Cancun is every beach-lover’s dream come true. Whether you’re a luxury traveler or a budget backpacker, the coastal city has various white sand beaches to cater to your preferences. There’s Playa Delfines, for instance, where you will find palapas, or dwellings with thatched roofs instead of cement buildings. It has a playground for kids and also a public carpark. Meanwhile, at Playa Tortugas, there are nice open-air cafes, restaurants, and bars. It also has a bungee jump facility for those who are feeling extra adventurous. Other must-see beaches in Cancun area are Playa Marlin and Playa Caracol.
4. Go snorkeling and scuba diving at Cabo San Lucas
Another tropical destination in Mexico is Cabo San Lucas, a resort city located on the Baja California Peninsula. Aside from its beaches, which are suitable for frolicking, it is mostly known as a haven for watersports enthusiasts. Here, you can go diving and snorkeling to catch a glimpse of Cabo’s underwater creatures or go sailing to simply enjoy the surrounding views. Meanwhile, if you are into surfing, take your surfboards to the beaches along the East Cape Road. Getting some grub after all these fun water activities? Playa El Médano has outdoor restaurants and bars serving good Mexican food!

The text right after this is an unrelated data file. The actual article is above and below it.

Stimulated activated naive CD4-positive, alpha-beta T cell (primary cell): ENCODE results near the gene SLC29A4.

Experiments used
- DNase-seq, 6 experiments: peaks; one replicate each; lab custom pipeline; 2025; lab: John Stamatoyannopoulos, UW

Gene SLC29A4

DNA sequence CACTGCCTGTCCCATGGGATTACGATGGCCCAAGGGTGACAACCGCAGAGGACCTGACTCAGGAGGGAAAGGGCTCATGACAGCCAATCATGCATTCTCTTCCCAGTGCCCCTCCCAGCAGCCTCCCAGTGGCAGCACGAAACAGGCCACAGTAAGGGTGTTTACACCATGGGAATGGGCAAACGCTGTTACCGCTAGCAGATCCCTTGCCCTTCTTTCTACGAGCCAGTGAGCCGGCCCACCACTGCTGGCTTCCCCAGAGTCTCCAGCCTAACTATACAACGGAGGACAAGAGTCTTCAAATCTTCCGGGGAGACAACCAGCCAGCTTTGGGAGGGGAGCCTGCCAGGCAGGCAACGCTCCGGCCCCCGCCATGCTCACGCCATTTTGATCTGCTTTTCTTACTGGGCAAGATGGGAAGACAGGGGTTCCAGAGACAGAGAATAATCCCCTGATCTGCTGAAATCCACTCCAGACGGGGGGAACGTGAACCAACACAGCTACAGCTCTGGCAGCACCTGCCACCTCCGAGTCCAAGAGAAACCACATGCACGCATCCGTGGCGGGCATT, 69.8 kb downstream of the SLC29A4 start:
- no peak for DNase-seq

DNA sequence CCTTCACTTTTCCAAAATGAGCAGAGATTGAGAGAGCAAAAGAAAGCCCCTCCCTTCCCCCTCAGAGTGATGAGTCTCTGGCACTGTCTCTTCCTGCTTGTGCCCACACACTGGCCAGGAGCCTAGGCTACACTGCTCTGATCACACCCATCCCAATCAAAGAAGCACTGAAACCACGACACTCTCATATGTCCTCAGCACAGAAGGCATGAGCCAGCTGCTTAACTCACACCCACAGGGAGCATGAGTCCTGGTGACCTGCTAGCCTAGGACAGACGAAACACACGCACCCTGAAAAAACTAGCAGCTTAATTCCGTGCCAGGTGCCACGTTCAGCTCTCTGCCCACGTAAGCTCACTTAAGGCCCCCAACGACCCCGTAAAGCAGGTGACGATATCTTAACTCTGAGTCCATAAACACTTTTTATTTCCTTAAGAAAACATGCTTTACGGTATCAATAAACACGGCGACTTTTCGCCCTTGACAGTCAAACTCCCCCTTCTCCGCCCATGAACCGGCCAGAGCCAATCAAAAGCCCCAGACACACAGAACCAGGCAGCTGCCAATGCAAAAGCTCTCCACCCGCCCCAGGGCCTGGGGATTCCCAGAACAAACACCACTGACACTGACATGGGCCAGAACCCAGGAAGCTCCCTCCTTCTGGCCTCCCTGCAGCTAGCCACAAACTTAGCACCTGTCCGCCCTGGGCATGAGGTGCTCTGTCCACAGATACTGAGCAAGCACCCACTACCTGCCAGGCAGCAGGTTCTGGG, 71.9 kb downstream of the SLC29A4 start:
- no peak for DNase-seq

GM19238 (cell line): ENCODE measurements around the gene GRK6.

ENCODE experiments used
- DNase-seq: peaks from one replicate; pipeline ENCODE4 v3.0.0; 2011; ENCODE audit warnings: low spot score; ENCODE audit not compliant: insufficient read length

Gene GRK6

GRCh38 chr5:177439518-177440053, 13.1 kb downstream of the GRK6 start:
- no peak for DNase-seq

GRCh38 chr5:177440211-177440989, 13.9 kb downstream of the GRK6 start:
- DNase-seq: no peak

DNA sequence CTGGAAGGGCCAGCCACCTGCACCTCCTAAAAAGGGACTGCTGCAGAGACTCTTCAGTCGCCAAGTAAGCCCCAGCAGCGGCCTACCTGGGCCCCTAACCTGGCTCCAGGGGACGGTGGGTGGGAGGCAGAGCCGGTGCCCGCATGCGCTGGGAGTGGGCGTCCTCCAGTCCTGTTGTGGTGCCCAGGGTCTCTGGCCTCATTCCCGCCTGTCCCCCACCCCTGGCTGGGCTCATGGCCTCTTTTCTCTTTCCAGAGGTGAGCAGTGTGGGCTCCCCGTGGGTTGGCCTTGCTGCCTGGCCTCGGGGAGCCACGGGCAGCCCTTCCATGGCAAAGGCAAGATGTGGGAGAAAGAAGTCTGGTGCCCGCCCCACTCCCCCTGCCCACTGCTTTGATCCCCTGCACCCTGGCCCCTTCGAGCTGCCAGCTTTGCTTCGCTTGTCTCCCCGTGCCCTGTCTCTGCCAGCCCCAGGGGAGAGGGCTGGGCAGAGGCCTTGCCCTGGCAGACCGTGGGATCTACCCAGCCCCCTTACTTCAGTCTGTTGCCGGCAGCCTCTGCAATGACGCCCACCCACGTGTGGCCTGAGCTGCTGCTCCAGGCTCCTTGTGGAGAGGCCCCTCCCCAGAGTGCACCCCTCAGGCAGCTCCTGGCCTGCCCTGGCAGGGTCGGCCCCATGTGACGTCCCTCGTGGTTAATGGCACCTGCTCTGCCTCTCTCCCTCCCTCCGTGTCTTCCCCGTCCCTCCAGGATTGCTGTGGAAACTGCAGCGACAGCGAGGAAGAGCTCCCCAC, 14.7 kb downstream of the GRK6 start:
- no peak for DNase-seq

5. Spend a romantic night at Puerto Vallarta
Puerto Vallarta, a city nestled on Mexico’s Pacific Coast, offers a lot of romantic activities for traveling couples. First, you can go to the El Malecon Boardwalk, a seaside path featuring a great panorama of the sea. It is known as the best spot in Puerto Vallarta for sunset watching and also as a great place for dining. Late at night, it becomes even more alive because of its booming nightlife scene. If you want a more laid-back place, there’s Zona Romantica, which literally translates to “romantic zone.” It is dotted with quaint shops and restaurants, as well as street performances.
6. Try the longest zip line in Mexico